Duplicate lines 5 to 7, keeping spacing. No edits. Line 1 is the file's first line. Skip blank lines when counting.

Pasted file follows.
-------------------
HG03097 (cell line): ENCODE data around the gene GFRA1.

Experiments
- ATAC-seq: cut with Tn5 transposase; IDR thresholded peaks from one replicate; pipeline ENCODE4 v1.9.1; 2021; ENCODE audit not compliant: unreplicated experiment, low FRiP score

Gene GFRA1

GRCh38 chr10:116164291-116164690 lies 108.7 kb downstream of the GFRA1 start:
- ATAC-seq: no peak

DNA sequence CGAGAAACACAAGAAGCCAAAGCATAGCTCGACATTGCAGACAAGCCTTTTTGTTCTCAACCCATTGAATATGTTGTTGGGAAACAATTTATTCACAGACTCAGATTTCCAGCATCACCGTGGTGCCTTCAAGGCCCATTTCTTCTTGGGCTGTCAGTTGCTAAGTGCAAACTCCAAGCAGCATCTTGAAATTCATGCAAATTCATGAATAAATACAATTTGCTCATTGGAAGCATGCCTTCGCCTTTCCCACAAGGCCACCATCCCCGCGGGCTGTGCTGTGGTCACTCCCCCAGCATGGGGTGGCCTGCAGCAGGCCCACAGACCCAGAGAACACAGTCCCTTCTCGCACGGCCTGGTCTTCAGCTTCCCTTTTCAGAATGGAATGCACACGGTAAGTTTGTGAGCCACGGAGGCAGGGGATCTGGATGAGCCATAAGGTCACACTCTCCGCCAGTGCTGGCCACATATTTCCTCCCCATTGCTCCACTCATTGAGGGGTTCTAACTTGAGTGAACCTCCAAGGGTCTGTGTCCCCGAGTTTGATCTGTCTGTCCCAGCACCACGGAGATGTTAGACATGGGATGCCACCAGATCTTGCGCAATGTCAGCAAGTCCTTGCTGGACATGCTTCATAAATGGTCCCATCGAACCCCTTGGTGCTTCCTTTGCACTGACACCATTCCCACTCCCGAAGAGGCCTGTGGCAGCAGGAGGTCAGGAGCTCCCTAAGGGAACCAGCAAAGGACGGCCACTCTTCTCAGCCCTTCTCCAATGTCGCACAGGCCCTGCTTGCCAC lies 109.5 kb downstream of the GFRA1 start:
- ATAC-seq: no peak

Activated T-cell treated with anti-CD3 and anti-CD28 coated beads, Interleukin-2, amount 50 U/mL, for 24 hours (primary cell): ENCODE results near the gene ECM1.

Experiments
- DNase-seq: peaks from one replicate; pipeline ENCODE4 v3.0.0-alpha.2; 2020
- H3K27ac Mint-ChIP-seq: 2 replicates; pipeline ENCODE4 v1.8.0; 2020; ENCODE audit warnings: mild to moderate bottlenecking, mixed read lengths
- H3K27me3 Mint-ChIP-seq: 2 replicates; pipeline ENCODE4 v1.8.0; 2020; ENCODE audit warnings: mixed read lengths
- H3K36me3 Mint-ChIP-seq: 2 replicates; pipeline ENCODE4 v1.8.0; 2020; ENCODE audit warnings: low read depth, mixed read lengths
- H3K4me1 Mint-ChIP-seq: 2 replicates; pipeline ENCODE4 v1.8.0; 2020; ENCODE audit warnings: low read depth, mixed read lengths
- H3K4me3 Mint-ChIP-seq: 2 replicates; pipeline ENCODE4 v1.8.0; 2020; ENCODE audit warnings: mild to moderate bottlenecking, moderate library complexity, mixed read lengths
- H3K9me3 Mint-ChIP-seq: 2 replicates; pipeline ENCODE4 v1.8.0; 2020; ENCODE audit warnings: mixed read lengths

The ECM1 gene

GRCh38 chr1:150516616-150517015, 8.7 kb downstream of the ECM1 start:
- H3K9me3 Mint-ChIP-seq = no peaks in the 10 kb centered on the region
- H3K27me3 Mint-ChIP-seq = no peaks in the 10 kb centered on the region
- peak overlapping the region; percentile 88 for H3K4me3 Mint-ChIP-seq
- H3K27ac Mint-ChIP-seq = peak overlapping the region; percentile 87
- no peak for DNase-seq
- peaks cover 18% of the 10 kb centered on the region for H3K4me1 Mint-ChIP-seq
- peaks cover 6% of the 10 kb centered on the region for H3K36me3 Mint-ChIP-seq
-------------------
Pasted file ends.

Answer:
GRCh38 chr10:116164291-116164690 lies 108.7 kb downstream of the GFRA1 start:
- ATAC-seq: no peak

DNA sequence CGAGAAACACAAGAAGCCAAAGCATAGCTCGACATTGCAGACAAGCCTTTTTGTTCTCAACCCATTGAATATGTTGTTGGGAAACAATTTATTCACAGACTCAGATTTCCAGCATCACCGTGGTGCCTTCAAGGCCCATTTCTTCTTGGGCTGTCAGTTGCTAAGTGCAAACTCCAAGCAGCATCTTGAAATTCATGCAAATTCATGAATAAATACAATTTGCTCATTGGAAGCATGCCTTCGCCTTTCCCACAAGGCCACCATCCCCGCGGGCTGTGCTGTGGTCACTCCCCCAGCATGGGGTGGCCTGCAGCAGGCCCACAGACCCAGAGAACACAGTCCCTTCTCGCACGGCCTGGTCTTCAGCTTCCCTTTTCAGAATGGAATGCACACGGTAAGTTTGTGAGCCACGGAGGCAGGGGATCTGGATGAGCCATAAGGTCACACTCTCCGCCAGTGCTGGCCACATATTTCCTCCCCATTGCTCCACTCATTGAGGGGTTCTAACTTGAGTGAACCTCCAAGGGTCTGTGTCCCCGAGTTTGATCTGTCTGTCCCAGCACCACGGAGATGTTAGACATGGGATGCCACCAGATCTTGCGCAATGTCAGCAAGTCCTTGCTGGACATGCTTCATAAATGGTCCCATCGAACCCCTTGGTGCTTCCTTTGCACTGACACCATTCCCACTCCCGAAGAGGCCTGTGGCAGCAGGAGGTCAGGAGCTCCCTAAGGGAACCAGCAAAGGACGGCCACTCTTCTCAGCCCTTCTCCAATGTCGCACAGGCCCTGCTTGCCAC lies 109.5 kb downstream of the GFRA1 start: